Friday, January 20th was a typical girls night out. Driving to a store to buy cheap candy while listening to the Hamilton soundtrack, then going to the movies.
For a couple weeks now, it's been a plan carved in stone to see "SPLIT" as soon as possible. After a week of college assignments, cultural event programs, and late night coffee talks: it was time.
The trailer for "SPLIT" looked awesome. We were all super excited to see how Jame McAvoy could pull off 24 different characters while keeping the integrity of the storyline.
The four of us found seats in the middle of the theater, expecting to have a few serious jump scares or screams of fright. The mood of the movie would definitely set the tone of the audience's reactions right? Everyone was sure to stay quiet and calm until screaming from the unexpected.
What we didn't expect was the humor of the movie. Watching James McAvoy change from character to character was exciting. He focused of specific mannerisms for each identity and it was brilliant to watch! It seemed to amaze everyone in the audience. McAvoy had a way of getting the audience into a sense of ease. In a suspenseful thriller, by now, audiences have learned to stay on edge and wait for the catch. "SPLIT" had a way of making the audience relax.
With every character, the mood of the audience changed. I began to notice that some camera angles were reserved for specific identities. This trained our mind's to realize who McAvoy was portraying at any given time.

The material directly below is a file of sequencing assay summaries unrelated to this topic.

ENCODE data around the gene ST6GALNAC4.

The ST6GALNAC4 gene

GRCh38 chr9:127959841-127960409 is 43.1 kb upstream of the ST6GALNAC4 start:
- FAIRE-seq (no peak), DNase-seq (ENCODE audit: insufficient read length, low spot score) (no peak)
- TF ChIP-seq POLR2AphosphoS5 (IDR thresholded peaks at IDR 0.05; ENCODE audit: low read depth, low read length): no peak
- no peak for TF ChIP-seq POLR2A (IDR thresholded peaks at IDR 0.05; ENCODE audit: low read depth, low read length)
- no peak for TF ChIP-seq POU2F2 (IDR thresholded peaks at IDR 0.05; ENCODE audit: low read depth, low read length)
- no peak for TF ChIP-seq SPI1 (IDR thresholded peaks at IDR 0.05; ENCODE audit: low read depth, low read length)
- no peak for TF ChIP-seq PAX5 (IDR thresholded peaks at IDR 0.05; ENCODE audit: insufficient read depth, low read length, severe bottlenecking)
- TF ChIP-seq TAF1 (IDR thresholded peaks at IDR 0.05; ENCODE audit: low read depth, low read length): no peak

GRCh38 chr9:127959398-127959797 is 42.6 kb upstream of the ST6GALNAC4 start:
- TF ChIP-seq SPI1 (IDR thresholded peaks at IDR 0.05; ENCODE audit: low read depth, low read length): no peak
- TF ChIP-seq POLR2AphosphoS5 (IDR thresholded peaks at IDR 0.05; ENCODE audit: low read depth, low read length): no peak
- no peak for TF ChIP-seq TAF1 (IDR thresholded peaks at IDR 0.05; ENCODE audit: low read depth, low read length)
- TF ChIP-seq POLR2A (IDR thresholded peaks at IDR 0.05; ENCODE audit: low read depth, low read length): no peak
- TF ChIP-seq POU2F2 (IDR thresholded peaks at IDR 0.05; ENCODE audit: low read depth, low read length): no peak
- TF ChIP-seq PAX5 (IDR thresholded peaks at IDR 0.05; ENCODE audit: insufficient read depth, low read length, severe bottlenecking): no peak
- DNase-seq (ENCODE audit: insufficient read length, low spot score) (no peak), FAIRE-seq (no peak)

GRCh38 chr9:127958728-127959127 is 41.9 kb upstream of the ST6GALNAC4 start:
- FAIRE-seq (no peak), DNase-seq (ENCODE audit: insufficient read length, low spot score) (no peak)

The audience learned how to respond to different ticks. This made the progression of the suspense almost seamless. We figured out which identities we cared for and which ones to be wary of.
Overall, there wasn't a huge twist that altered the story or the meaning. All the information was given to the audience as needed. Never was there any confusion about the plot. It was extremely easy to stay focused on the characters. This was a clever way of keeping the audience's attention. Give us the information we need, but let the identity of the character shock.
My biggest takeaway was the meaning behind a specific line. It went something like, "the broken are ready to evolve."
That line stunned me. It was the only moment which altered my view of the story. This one line completely changed how I regarded the brokenness of certain identities. In the broken, there is a strength that wasn't present before the break. The movie highlighted this on purpose. Once broken, one learns, knows, and adapts in a different light, et cetera. Only the ones that have been hurt, know how to carry on and survive. That's what a lot of life is, isn't it? Learning how to survive and thrive with what's been thrown your way.
That's a very philosophical way to end a suspenseful thriller. It was necessary. It forced me to continue to ponder the story hours after I had left the theater. That's what great movies do. They take you on a journey and when it ends, if you're not asking questions and getting some sort of satisfaction, then the movie failed its audience.
I can happily say, that "SPLIT" was a success and a movie worth seeing. Who wouldn't want to watch James McAvoy play a woman and a nine-year-old?